Without understanding the impact of Jewish intellectuals upon the last century, which UC Berkeley historian Yuri Slezkine calls with minimal hyperbole The Jewish Century, you can't understand modern history. And a necessary, although not sufficient, condition for Jewish intellectualism is high Jewish intelligence.
And yet, pointing out the palpable about Jewish influence and intelligence is rarely done, at least in public.
"I have personal experience with the reluctance of Jews to talk about Jewish accomplishment—my co-author, the late Richard Herrnstein, gently resisted the paragraphs on Jewish IQ that I insisted on putting in The Bell Curve (1994)."
Murray's fascinating Jewish Genius article is a response to the landmark paper by Gregory Cochran, Henry Harpending, and Jason Hardy entitled The Natural History of Ashkenazi Intelligence [PDF file], which was reviewed here in VDARE.COM in June 2005. As Nicholas Wade, the New York Times' genetics correspondent, summarized it:
"A team of scientists at the University of Utah has proposed that the unusual pattern of genetic diseases seen among Jews of central or northern European origin, or Ashkenazim, is the result of natural selection for enhanced intellectual ability. The selective force was the restriction of Ashkenazim in medieval Europe to occupations that required more than usual mental agility… Ashkenazic diseases like Tay-Sachs, they say, are a side effect of genes that promote intelligence." [Researchers Say Intelligence and Diseases May Be Linked in Ashkenazic Genes, June 2, 2005]
The Cochran-Harpending-Hardy theory—which was also recently evaluated by another heavyweight, Harvard cognitive scientist Steven Pinker, in The New Republic focuses on the evolutionary pressures on just one group of Jews and one time period: Yiddish-speaking Jews of Northern and Eastern Europe (the ancestors of most American Jews) over the last millennium. In Israel, the descendents of the Ashkenazim have substantially higher average IQs than other Jews.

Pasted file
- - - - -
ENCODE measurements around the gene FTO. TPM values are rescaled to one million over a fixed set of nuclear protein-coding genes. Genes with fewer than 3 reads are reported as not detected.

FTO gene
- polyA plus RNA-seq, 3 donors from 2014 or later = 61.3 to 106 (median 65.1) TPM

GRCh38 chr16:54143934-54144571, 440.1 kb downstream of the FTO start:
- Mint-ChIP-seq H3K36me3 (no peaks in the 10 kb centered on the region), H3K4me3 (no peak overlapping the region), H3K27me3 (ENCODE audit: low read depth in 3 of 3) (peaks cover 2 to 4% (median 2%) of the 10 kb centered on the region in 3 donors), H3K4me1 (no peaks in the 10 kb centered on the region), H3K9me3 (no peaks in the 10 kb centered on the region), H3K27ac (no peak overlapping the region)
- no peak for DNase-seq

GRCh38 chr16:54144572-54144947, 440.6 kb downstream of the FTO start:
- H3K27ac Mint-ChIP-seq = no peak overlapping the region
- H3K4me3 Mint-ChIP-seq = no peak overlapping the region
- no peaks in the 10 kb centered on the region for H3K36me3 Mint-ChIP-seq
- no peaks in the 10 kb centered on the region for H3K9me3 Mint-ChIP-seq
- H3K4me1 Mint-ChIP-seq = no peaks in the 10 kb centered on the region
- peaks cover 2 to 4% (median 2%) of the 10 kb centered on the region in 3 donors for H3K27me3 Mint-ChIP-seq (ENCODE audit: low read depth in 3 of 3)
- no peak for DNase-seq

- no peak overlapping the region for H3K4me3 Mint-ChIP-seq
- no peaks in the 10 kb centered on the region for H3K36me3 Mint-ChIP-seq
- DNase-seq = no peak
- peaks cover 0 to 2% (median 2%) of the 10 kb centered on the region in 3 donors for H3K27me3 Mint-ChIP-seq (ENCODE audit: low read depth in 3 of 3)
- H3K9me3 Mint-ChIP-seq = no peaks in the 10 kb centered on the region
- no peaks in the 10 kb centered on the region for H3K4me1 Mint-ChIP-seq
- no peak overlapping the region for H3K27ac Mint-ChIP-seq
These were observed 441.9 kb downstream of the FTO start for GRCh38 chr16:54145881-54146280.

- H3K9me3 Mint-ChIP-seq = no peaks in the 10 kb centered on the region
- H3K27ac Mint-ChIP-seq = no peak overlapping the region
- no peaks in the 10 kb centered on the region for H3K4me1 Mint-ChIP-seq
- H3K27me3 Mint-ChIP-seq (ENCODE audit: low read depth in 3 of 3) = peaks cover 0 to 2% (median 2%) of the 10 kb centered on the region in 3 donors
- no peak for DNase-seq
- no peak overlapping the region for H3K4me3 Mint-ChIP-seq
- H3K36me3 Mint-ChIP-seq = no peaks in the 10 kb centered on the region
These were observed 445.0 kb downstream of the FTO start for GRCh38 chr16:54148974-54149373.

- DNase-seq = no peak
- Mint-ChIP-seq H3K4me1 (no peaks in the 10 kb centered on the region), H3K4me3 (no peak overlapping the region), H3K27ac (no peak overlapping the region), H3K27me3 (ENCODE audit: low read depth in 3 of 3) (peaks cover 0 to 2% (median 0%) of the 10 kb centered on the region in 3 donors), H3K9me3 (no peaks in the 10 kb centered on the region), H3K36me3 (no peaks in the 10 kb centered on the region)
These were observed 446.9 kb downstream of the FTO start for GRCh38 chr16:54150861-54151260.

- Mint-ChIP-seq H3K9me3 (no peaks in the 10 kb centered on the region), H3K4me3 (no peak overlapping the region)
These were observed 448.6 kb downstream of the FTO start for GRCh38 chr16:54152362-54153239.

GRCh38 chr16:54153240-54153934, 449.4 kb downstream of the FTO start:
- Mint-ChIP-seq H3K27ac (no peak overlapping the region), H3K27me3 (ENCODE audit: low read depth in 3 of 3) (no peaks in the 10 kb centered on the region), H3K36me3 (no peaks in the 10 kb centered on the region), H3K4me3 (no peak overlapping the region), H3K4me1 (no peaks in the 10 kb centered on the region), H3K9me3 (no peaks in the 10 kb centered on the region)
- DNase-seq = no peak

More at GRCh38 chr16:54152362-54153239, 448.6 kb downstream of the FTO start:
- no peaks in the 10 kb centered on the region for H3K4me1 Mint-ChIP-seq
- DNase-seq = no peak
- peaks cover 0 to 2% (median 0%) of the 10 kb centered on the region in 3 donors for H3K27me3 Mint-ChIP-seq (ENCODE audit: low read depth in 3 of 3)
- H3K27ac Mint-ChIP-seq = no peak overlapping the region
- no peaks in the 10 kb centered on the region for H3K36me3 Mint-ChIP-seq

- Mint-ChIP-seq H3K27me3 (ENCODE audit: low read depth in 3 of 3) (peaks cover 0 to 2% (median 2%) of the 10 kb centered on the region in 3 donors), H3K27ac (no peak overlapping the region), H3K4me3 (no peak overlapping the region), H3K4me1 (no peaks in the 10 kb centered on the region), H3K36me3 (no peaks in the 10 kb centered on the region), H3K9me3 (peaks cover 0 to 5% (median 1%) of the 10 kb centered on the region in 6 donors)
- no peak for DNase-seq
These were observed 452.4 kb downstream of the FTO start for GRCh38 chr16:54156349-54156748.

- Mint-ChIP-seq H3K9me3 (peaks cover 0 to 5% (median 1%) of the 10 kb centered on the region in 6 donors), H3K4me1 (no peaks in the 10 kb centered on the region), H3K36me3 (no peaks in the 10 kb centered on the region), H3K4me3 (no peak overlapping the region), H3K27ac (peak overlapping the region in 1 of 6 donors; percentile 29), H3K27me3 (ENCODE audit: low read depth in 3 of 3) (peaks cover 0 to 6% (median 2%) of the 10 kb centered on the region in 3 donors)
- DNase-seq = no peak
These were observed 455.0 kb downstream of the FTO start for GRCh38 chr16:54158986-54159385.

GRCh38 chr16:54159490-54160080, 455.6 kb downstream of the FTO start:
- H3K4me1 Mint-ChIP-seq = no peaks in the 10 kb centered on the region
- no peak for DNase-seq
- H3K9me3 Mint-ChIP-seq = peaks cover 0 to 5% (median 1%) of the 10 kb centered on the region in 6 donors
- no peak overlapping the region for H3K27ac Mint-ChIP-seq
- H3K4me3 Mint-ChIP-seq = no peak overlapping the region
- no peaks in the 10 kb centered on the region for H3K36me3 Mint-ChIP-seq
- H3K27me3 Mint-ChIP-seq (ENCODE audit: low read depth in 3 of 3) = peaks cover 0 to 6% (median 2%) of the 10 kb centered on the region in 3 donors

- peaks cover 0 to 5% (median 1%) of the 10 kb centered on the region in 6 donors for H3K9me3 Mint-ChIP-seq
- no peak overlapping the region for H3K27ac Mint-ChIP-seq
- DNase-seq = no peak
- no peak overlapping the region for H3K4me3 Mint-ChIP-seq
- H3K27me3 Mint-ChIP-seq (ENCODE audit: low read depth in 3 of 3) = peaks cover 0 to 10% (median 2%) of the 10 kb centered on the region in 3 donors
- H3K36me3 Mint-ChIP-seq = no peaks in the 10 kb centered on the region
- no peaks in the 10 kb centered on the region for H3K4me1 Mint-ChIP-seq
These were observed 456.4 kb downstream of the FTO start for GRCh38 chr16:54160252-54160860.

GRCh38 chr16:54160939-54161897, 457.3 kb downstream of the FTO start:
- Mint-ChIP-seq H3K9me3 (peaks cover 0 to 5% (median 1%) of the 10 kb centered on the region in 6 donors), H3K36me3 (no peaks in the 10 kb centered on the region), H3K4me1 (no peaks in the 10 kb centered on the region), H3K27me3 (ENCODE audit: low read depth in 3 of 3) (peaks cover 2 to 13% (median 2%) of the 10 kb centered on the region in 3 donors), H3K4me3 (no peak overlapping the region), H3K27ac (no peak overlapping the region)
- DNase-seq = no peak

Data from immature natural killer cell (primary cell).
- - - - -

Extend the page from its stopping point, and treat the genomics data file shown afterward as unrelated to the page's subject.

Murray, while admiring of the CHH thesis, wants to complement it. He suggests that "elevated Jewish intelligence was (a) not confined to Ashkenazim and (b) antedates the Middle Ages."
Yet, as Cochran points out in response to Murray on the Gene Expression blog: "Nor is there the slightest sign that that Jews were sharper than average in Classical times: not one single paragraph in preserved classical literature suggests that anyone had that impression."
Still, the ancient Greeks were so brilliant that everybody else might have looked dim to contemporaries by comparison. So pointing out back then who was in second place, smartswise, might have seemed as pointless as debating over who was the best actress other than Helen Mirren at playing a Queen named Elizabeth last year.
There's an African proverb that when the elephants fight, the grass gets trampled. I, personally, can't resolve the Murray-Cochran debate.
Instead, let me note that it's admirable that Jewish-owned magazines like Commentary and The New Republic are opening themselves up to more honest discussions of this crucial topic.
Clearly, some Jews put a lot of energy into the traditional obsession of worrying. "Is it good for the Jews?" Being a big fan of enlightened self-interest, I have no objection to that. What I object to is unenlightened self-interest—which the current taboo on discussing human diversity exacerbates.
Without far more of this kind of frankness, Jewish pundits and publications will continue to slip into their own self-defeating Isms, such as:
In summary, the crucial question for Jews is:
Is it good for the Jews to obsess over "Was it good for the Jews?"
Or should they, when thinking about immigration and foreign policies, ask, "Will it be good for the Jews?"